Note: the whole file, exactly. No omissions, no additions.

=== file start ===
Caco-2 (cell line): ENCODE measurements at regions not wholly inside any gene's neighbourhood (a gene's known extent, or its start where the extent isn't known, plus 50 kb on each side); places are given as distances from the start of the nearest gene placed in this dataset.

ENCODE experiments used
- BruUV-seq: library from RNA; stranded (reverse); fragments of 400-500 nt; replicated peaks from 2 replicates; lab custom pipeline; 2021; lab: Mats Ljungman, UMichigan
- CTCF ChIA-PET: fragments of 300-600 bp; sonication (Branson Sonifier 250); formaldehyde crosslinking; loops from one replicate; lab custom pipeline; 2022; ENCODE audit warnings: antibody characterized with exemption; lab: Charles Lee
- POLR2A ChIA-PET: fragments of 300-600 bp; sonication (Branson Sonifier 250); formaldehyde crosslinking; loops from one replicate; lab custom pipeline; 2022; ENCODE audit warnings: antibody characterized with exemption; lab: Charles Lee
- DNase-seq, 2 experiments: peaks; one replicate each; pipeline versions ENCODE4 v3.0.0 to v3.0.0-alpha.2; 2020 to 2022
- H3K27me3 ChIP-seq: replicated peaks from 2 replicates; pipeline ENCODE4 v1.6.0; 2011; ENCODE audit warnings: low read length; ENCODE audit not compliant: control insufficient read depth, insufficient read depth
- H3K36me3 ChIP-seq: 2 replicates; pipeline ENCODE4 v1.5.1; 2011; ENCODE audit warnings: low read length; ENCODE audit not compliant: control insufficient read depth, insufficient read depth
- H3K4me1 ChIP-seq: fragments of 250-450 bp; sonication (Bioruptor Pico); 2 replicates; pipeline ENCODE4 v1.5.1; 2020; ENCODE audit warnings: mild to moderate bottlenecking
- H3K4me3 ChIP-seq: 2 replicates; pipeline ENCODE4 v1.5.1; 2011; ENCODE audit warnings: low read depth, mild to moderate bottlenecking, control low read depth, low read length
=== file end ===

Caco-2 (cell line): ENCODE measurements at regions not wholly inside any gene's neighbourhood (a gene's known extent, or its start where the extent isn't known, plus 50 kb on each side); places are given as distances from the start of the nearest gene placed in this dataset.

ENCODE experiments used
- BruUV-seq: library from RNA; stranded (reverse); fragments of 400-500 nt; replicated peaks from 2 replicates; lab custom pipeline; 2021; lab: Mats Ljungman, UMichigan
- CTCF ChIA-PET: fragments of 300-600 bp; sonication (Branson Sonifier 250); formaldehyde crosslinking; loops from one replicate; lab custom pipeline; 2022; ENCODE audit warnings: antibody characterized with exemption; lab: Charles Lee
- POLR2A ChIA-PET: fragments of 300-600 bp; sonication (Branson Sonifier 250); formaldehyde crosslinking; loops from one replicate; lab custom pipeline; 2022; ENCODE audit warnings: antibody characterized with exemption; lab: Charles Lee
- DNase-seq, 2 experiments: peaks; one replicate each; pipeline versions ENCODE4 v3.0.0 to v3.0.0-alpha.2; 2020 to 2022
- H3K27me3 ChIP-seq: replicated peaks from 2 replicates; pipeline ENCODE4 v1.6.0; 2011; ENCODE audit warnings: low read length; ENCODE audit not compliant: control insufficient read depth, insufficient read depth
- H3K36me3 ChIP-seq: 2 replicates; pipeline ENCODE4 v1.5.1; 2011; ENCODE audit warnings: low read length; ENCODE audit not compliant: control insufficient read depth, insufficient read depth
- H3K4me1 ChIP-seq: fragments of 250-450 bp; sonication (Bioruptor Pico); 2 replicates; pipeline ENCODE4 v1.5.1; 2020; ENCODE audit warnings: mild to moderate bottlenecking
- H3K4me3 ChIP-seq: 2 replicates; pipeline ENCODE4 v1.5.1; 2011; ENCODE audit warnings: low read depth, mild to moderate bottlenecking, control low read depth, low read length